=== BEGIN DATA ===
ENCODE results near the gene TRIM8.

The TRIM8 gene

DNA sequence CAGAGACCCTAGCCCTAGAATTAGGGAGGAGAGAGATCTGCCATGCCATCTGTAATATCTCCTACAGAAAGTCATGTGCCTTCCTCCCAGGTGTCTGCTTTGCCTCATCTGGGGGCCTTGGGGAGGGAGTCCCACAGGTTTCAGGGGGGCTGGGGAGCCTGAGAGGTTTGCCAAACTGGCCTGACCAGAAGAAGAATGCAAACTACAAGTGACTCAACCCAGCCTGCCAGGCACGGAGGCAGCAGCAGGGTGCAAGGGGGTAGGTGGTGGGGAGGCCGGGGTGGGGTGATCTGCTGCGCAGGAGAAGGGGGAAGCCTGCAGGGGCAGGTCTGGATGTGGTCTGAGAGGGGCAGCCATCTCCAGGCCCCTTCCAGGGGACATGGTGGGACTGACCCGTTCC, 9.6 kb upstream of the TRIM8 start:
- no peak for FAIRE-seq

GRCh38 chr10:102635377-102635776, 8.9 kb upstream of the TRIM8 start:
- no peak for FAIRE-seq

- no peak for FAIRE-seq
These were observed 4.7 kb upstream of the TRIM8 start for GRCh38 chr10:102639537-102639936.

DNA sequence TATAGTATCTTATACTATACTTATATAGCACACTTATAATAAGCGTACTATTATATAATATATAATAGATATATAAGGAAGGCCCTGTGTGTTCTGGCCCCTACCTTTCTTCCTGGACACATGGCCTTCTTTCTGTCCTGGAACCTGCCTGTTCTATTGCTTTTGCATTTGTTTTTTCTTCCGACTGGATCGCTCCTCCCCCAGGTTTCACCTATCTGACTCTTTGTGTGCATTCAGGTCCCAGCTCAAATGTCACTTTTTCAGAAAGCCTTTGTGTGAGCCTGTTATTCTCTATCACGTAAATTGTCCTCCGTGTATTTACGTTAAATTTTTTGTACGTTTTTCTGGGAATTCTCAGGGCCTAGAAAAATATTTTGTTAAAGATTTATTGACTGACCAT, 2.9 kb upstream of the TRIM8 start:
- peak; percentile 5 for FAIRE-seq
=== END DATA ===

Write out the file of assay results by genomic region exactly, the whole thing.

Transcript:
ENCODE results near the gene TRIM8.

The TRIM8 gene

DNA sequence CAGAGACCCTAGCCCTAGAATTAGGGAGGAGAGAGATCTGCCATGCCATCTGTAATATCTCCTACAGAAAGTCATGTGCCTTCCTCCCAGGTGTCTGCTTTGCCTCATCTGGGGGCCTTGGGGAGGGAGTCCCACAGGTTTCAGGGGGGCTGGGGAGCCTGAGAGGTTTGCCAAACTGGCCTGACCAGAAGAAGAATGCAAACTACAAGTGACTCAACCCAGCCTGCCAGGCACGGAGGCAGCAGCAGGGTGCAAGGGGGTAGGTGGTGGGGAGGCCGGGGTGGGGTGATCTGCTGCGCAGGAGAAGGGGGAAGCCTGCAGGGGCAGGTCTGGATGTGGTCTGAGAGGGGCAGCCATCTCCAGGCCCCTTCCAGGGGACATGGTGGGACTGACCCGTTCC, 9.6 kb upstream of the TRIM8 start:
- no peak for FAIRE-seq

GRCh38 chr10:102635377-102635776, 8.9 kb upstream of the TRIM8 start:
- no peak for FAIRE-seq

- no peak for FAIRE-seq
These were observed 4.7 kb upstream of the TRIM8 start for GRCh38 chr10:102639537-102639936.

DNA sequence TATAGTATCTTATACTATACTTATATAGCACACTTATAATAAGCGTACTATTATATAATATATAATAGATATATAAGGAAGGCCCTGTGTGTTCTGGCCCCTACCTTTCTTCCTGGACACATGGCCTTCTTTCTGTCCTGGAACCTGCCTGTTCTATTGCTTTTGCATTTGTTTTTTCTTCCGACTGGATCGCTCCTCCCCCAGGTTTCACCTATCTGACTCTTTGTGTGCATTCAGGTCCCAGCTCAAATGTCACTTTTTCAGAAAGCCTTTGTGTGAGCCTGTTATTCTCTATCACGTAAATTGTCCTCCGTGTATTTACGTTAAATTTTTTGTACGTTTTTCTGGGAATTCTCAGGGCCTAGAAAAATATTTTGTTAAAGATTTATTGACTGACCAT, 2.9 kb upstream of the TRIM8 start:
- peak; percentile 5 for FAIRE-seq